April 19, 2004.
This date is engraved in the timeline of my life.
Ten years ago, I sat in a courtroom. My husband sat next to me. We sat for hours. I remember continually shifting our bodies in an effort to remain comfortable in the hard, wooden benches. I remember my husband putting his arm around me, resting his elbow on the top of the bench. And I remember exchanging glances with my husband as couple-after-couple presented their cases before the judge. The couples argued whether he would get the Porsche and the Lexus and she would get the vacation home.
Just before lunch, the judge announced that she was finished listening to cases for the day. Our case had not yet been heard. Neither my husband nor I could swallow the thought of having to sit through another day of depressing court cases. We quickly shuffled to the front of the courtroom and kindly asked the judge if she would listen to our case. Ours was simple. Ours was amicable. We were in complete agreement. All we wanted was the court to grant our simple request.
The judge reviewed the small stack of paperwork we presented. She praised us for our civility, she signed her name on the line, and she wished us well. With the judge's signature, my husband was now my ex-husband.
I have been divorced for ten years now. TEN YEARS!
There comes a time when you've been divorced for as long as you were married, and it seems as though the marriage becomes insignificant in your life history. But there also comes a time when you've been divorced for more than three times the length of your marriage. It's at that point in time when you feel like you were never married.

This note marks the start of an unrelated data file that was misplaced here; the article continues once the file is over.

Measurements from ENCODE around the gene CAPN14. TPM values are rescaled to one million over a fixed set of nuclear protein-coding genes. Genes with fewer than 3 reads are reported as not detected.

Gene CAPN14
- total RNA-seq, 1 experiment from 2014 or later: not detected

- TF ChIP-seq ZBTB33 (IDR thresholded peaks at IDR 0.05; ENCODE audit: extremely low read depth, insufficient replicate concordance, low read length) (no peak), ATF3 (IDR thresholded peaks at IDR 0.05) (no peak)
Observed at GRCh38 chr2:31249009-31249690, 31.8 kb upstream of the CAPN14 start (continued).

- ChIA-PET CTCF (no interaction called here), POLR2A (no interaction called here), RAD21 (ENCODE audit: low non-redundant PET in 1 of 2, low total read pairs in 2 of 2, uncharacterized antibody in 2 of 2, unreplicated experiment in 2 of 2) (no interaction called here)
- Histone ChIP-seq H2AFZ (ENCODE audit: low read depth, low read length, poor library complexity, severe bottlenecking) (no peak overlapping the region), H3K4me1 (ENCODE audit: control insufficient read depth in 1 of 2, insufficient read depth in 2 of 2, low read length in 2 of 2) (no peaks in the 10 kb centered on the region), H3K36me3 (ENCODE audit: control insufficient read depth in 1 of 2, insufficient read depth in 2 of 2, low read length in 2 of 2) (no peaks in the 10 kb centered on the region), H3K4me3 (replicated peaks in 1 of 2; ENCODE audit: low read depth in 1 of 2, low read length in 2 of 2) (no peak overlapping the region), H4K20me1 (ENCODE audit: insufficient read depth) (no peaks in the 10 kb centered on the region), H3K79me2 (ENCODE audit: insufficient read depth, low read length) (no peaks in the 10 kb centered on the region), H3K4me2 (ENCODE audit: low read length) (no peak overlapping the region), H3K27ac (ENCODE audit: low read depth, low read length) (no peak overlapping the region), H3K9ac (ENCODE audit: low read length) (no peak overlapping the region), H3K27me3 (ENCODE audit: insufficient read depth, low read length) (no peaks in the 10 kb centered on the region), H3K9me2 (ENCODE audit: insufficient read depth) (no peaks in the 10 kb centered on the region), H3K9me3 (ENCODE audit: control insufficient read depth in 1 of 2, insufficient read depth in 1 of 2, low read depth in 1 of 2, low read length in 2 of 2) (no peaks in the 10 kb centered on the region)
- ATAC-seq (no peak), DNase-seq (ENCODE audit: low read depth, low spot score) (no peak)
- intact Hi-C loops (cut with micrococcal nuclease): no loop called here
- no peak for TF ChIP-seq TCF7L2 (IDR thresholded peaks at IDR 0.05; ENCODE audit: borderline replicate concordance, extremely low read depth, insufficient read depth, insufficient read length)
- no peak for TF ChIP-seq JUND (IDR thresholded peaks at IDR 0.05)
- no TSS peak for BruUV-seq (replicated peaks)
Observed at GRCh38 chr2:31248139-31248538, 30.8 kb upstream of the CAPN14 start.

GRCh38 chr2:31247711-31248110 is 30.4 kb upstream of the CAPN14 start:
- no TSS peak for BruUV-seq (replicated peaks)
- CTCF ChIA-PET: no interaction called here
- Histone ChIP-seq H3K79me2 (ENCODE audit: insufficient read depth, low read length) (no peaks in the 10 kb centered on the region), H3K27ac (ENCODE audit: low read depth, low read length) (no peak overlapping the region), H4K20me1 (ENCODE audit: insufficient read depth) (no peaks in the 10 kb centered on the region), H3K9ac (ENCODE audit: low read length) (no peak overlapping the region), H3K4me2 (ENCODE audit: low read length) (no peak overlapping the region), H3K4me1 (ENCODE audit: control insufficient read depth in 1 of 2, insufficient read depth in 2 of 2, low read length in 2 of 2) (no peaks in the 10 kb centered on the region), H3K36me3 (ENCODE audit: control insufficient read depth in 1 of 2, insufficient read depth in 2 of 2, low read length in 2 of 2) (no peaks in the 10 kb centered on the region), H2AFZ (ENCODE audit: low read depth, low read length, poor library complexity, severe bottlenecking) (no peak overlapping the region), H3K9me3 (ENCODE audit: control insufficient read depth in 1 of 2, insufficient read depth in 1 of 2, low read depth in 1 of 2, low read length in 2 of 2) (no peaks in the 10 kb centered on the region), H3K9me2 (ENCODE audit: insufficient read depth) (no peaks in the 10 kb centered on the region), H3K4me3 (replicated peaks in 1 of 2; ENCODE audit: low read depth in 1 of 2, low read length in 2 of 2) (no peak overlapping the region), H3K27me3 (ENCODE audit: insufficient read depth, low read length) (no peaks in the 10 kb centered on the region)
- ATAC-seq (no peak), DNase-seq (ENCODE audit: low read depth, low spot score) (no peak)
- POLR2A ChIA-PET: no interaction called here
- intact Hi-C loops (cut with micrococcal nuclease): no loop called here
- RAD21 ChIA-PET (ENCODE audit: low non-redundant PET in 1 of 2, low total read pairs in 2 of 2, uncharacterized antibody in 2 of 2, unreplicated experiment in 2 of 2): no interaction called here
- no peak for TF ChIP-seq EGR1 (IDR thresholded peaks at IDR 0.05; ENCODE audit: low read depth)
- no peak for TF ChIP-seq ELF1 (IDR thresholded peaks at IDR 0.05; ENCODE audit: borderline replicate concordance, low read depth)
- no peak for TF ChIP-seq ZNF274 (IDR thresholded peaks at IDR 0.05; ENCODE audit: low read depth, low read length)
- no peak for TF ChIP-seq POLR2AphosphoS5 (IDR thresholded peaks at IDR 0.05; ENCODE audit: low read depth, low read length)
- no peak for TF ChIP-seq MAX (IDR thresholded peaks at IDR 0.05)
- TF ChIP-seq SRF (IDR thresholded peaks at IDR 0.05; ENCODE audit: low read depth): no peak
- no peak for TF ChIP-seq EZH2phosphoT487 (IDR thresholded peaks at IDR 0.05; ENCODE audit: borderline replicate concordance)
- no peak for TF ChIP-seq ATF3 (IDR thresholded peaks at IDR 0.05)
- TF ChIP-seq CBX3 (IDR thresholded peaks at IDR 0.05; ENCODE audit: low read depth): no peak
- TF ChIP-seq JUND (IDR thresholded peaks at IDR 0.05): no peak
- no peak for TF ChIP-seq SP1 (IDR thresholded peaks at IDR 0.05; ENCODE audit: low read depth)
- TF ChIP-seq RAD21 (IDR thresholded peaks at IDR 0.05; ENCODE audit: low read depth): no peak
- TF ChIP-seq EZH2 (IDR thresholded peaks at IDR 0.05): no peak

When I was first divorced, it was easy to check the "divorced" box when asked my relationship status. But if you ask my status today, I'll tell you I'm "single." Because that's what I consider myself to be.
Over the years, I've questioned the institution of marriage, particularly with respect to my life. In retrospect, I married because that is what society told me I should do. I should fall in love, I should get a ring on my finger, and I should seal the deal with a wedding ceremony. And once that's done, I should get a job, buy a house, fill the house up with stuff, and start a family.
Then again, over the years, I've questioned a lot of things in my life. And I've decided that a good deal of what society says I should do just doesn't make sense for me.
Obviously something is broken with the institution of marriage. We're all well-versed in the statistics that half of marriages end in divorce. Of those who remain married, I would venture to guess that a good percentage of those couples would choose to divorce if they could, but they're not strong enough to do so.
I am all for strong, committed, lasting relationships, whether you call it a marriage or not. But I am not at all for unhealthy relationships -- relationships where one or both partners do not feel that their relationships are allowing them to live their lives to their fullest potential.
To me, the most powerful relationship is one bound by a mutual desire to want to remain together. It is one in which either partner could walk away at any time. But neither does, because both partners choose to be with one another.
So, yes, technically I am divorced. But more importantly, I'm single. And I've been happily single for ten amazing years.